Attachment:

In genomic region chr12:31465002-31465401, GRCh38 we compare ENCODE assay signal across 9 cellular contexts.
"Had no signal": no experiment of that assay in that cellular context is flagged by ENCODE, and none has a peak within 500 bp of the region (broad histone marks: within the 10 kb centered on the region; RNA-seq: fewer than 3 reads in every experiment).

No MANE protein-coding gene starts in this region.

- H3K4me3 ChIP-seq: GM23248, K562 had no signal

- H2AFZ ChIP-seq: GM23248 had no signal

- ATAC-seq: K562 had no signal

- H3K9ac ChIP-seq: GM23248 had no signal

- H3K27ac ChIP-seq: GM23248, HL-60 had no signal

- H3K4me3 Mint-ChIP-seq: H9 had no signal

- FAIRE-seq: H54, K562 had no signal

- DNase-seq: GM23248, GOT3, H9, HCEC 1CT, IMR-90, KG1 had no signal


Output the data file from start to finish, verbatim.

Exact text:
In genomic region chr12:31465002-31465401, GRCh38 we compare ENCODE assay signal across 9 cellular contexts.
"Had no signal": no experiment of that assay in that cellular context is flagged by ENCODE, and none has a peak within 500 bp of the region (broad histone marks: within the 10 kb centered on the region; RNA-seq: fewer than 3 reads in every experiment).

No MANE protein-coding gene starts in this region.

- H3K4me3 ChIP-seq: GM23248, K562 had no signal

- H2AFZ ChIP-seq: GM23248 had no signal

- ATAC-seq: K562 had no signal

- H3K9ac ChIP-seq: GM23248 had no signal

- H3K27ac ChIP-seq: GM23248, HL-60 had no signal

- H3K4me3 Mint-ChIP-seq: H9 had no signal

- FAIRE-seq: H54, K562 had no signal

- DNase-seq: GM23248, GOT3, H9, HCEC 1CT, IMR-90, KG1 had no signal